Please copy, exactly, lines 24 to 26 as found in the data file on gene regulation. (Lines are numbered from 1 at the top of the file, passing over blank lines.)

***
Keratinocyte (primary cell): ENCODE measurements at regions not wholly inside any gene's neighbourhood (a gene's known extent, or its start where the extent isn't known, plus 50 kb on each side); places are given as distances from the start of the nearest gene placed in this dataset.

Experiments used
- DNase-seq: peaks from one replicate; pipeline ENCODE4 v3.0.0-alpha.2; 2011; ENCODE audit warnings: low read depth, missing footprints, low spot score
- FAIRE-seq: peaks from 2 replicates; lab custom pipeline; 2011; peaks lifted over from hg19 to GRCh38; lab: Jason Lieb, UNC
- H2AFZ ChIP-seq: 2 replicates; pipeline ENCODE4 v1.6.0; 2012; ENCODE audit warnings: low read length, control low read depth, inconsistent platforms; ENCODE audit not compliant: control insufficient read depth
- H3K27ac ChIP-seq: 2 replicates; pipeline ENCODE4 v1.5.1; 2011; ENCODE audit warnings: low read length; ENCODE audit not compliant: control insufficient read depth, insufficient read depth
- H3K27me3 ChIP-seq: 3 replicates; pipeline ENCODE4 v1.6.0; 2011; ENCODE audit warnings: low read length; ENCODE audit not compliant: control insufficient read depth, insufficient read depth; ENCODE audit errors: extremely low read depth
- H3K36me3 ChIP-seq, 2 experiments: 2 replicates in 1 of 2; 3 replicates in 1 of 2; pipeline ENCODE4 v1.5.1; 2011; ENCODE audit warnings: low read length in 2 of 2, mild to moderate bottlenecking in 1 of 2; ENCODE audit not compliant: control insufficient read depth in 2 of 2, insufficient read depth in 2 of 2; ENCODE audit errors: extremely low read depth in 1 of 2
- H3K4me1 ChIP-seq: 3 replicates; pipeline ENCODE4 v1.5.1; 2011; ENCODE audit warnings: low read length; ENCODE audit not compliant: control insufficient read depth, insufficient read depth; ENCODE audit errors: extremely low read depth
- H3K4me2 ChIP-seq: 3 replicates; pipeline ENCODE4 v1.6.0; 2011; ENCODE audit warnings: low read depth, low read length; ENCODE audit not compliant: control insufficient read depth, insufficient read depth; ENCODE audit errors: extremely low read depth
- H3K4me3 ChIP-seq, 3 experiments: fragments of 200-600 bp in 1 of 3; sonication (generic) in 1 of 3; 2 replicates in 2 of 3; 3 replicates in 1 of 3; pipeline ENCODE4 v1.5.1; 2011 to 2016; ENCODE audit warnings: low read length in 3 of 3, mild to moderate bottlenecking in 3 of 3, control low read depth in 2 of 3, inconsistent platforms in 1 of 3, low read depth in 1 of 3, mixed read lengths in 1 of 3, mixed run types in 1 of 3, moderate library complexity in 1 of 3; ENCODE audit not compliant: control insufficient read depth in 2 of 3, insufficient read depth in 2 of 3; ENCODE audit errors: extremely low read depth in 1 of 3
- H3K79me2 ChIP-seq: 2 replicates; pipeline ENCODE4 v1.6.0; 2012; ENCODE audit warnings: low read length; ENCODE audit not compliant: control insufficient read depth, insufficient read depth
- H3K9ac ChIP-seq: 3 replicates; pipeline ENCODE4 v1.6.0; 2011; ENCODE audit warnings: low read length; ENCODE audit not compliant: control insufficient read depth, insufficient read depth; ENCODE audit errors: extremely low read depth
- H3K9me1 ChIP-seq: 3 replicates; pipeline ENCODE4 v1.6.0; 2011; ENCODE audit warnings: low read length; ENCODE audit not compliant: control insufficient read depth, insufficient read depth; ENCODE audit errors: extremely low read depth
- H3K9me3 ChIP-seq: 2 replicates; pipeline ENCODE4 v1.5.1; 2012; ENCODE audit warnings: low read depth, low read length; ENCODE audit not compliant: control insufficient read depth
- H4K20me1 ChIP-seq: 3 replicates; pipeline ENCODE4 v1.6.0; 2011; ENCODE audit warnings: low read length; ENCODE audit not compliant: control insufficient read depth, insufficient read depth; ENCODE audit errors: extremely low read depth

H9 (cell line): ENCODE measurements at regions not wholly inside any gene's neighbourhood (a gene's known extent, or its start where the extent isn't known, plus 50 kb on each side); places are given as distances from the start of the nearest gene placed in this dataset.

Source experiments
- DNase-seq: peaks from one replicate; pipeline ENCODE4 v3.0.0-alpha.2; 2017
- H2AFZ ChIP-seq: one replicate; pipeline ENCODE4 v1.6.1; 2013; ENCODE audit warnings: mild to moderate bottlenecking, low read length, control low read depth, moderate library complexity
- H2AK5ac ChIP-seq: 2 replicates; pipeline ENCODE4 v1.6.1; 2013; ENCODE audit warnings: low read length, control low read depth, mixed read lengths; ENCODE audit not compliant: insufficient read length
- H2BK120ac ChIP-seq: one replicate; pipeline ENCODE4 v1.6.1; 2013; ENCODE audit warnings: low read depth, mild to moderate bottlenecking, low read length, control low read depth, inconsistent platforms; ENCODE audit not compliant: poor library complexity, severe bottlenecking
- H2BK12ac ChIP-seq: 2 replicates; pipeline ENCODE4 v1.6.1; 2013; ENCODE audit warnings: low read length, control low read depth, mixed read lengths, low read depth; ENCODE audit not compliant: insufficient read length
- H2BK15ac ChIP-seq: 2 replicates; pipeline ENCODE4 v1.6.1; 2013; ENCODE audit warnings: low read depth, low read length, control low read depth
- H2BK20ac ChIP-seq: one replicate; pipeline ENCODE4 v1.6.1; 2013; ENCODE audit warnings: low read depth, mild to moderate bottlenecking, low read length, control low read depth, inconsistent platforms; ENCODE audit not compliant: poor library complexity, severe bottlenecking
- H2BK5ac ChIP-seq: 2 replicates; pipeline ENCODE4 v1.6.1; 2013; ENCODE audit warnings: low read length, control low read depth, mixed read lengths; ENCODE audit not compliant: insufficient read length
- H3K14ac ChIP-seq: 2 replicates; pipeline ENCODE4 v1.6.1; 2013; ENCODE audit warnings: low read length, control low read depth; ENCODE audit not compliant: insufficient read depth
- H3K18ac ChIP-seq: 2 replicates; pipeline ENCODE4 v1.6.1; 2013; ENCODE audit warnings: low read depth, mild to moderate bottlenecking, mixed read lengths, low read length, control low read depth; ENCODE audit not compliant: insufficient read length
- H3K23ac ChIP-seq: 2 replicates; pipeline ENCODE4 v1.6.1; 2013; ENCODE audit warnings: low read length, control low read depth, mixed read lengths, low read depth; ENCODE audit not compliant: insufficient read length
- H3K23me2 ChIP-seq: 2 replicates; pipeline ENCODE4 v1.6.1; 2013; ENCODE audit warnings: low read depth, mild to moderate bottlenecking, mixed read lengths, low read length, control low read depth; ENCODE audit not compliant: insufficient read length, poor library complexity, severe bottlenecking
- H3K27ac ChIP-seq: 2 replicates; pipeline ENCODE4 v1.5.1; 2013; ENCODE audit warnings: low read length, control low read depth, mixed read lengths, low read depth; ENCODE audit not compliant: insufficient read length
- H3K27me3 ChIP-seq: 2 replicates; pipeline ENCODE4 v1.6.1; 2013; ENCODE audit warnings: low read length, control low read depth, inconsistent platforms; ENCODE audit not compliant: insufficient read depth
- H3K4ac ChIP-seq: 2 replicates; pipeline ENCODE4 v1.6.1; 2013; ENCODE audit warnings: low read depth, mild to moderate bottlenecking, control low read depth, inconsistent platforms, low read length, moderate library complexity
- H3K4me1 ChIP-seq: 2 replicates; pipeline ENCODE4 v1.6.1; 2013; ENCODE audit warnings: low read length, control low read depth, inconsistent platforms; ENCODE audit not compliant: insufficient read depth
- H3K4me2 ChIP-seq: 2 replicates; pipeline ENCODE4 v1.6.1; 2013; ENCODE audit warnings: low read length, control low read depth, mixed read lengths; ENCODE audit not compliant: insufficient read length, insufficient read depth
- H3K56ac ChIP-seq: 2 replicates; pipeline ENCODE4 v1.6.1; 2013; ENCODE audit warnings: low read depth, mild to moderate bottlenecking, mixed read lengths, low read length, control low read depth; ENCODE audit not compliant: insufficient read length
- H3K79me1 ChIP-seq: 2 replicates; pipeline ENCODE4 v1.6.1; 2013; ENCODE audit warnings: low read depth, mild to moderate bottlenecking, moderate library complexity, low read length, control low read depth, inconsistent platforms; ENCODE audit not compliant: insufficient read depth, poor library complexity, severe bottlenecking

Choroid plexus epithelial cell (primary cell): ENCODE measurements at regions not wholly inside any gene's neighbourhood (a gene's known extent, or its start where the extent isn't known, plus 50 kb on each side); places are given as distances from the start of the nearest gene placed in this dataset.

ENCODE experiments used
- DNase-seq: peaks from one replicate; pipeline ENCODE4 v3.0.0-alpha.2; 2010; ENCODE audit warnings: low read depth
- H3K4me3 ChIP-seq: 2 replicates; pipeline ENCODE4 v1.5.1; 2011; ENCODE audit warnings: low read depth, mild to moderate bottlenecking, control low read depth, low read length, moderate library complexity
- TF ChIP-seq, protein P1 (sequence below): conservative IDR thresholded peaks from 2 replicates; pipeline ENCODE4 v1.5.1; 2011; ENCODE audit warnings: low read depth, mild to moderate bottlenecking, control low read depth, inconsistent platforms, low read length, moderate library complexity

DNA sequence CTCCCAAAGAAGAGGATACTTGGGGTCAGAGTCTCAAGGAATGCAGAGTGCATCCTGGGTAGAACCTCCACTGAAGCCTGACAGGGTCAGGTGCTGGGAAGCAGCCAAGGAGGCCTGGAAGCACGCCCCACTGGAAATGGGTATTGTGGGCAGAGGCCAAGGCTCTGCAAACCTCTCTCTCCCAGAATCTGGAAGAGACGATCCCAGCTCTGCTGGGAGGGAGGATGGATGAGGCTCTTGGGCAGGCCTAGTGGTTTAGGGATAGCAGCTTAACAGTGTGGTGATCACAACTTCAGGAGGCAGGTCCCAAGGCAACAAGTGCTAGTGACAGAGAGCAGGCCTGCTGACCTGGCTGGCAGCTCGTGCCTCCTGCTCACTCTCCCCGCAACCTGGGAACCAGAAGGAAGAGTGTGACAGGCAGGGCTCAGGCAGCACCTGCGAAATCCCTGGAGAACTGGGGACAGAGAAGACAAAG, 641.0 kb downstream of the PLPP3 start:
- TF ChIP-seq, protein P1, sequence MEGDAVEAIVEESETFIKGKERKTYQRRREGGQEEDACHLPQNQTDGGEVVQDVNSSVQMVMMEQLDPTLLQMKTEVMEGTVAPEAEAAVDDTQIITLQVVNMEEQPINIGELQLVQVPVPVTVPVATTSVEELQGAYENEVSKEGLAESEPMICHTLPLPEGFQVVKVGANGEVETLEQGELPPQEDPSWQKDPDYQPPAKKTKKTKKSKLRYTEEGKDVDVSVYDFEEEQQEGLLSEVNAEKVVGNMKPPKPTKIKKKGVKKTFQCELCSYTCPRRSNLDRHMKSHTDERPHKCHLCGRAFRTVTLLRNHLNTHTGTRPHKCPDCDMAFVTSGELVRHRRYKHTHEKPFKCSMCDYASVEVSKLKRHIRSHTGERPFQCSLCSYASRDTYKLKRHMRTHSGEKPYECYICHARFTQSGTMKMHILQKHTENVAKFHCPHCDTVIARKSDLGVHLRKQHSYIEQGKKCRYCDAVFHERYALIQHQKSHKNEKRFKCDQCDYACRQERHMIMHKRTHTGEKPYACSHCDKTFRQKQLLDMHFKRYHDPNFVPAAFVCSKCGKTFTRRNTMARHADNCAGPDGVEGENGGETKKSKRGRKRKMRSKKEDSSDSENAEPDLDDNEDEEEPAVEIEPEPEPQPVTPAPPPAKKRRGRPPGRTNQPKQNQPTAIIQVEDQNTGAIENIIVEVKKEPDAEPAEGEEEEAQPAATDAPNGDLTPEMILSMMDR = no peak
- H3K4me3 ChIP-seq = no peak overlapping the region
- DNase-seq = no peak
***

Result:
- H2BK15ac ChIP-seq: 2 replicates; pipeline ENCODE4 v1.6.1; 2013; ENCODE audit warnings: low read depth, low read length, control low read depth
- H2BK20ac ChIP-seq: one replicate; pipeline ENCODE4 v1.6.1; 2013; ENCODE audit warnings: low read depth, mild to moderate bottlenecking, low read length, control low read depth, inconsistent platforms; ENCODE audit not compliant: poor library complexity, severe bottlenecking
- H2BK5ac ChIP-seq: 2 replicates; pipeline ENCODE4 v1.6.1; 2013; ENCODE audit warnings: low read length, control low read depth, mixed read lengths; ENCODE audit not compliant: insufficient read length